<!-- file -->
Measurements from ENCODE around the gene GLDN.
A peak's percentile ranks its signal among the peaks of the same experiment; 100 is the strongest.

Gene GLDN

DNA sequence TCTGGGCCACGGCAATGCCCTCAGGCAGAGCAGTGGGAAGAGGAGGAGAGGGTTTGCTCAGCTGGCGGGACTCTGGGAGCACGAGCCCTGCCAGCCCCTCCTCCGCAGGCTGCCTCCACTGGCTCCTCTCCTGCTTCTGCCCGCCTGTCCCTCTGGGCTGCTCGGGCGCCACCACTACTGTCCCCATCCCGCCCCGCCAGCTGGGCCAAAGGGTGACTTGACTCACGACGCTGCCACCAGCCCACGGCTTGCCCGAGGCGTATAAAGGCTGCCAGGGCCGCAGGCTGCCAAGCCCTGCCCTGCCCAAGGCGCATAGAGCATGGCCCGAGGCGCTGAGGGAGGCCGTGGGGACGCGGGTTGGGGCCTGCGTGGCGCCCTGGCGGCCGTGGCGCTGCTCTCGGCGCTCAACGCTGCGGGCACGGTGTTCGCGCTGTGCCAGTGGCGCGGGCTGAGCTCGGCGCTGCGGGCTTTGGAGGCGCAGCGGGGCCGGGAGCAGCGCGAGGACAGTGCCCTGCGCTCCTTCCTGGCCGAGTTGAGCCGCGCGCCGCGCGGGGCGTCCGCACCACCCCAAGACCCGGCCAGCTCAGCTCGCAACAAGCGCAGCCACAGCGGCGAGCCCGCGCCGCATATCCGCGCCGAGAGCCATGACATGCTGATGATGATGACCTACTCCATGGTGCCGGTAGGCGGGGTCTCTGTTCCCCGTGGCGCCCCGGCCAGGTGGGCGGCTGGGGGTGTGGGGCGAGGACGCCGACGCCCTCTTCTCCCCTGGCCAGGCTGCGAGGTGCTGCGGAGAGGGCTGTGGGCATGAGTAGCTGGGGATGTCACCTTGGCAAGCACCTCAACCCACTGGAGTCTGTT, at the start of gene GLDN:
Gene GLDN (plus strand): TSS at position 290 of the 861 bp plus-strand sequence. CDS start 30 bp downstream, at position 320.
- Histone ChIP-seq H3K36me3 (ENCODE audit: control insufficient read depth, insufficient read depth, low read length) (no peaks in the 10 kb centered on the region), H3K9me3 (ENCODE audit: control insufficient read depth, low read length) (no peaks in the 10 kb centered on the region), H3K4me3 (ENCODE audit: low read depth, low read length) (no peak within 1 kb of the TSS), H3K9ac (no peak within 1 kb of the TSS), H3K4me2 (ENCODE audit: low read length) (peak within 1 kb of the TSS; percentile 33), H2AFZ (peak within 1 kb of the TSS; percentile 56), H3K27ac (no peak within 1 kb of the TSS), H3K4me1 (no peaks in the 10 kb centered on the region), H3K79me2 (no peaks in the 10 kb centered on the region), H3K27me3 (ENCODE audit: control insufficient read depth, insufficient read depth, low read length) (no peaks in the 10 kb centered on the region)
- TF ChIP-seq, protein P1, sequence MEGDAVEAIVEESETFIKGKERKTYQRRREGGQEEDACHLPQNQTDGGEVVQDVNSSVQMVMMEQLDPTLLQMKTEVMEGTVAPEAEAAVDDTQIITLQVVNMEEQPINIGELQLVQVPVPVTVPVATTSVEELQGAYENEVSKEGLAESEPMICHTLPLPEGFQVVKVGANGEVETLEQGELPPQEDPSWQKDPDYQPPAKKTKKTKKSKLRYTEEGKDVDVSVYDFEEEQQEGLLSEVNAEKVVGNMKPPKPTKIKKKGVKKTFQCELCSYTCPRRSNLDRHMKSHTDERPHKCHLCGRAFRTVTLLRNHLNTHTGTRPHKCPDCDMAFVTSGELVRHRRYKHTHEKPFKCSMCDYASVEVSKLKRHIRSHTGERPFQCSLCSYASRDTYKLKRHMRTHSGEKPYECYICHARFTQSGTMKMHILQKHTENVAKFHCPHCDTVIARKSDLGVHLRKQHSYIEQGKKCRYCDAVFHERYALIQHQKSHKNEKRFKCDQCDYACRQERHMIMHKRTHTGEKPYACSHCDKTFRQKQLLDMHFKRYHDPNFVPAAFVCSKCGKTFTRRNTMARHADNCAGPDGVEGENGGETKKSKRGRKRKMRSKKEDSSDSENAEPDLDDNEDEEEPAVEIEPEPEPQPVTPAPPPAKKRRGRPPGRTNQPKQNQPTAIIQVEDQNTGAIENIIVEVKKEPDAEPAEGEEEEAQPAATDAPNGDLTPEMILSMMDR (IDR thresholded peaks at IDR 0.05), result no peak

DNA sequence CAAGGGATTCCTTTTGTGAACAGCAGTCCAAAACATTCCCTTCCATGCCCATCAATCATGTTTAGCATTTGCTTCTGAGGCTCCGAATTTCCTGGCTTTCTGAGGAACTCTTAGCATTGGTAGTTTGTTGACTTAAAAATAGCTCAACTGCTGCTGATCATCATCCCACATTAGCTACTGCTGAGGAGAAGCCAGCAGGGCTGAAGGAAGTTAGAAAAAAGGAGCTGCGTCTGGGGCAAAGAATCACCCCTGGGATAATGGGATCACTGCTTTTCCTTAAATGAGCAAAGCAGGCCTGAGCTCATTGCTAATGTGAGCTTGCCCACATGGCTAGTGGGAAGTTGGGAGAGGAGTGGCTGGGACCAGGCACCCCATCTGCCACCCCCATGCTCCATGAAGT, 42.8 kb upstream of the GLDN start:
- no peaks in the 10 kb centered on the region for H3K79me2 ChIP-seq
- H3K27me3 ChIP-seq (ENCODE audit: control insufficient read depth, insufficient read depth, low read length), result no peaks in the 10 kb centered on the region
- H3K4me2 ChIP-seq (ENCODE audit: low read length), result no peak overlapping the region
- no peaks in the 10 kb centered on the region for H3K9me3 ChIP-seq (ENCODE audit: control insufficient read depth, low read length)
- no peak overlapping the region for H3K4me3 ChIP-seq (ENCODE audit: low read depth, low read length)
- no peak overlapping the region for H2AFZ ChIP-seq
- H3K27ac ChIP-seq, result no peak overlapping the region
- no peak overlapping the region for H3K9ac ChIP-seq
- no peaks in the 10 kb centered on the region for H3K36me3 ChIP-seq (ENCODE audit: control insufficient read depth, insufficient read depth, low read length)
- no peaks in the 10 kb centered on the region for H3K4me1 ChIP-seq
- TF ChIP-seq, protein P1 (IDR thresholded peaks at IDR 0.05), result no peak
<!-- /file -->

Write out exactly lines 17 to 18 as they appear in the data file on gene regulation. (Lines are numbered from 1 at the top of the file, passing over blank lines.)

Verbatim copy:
- no peaks in the 10 kb centered on the region for H3K36me3 ChIP-seq (ENCODE audit: control insufficient read depth, insufficient read depth, low read length)
- no peaks in the 10 kb centered on the region for H3K4me1 ChIP-seq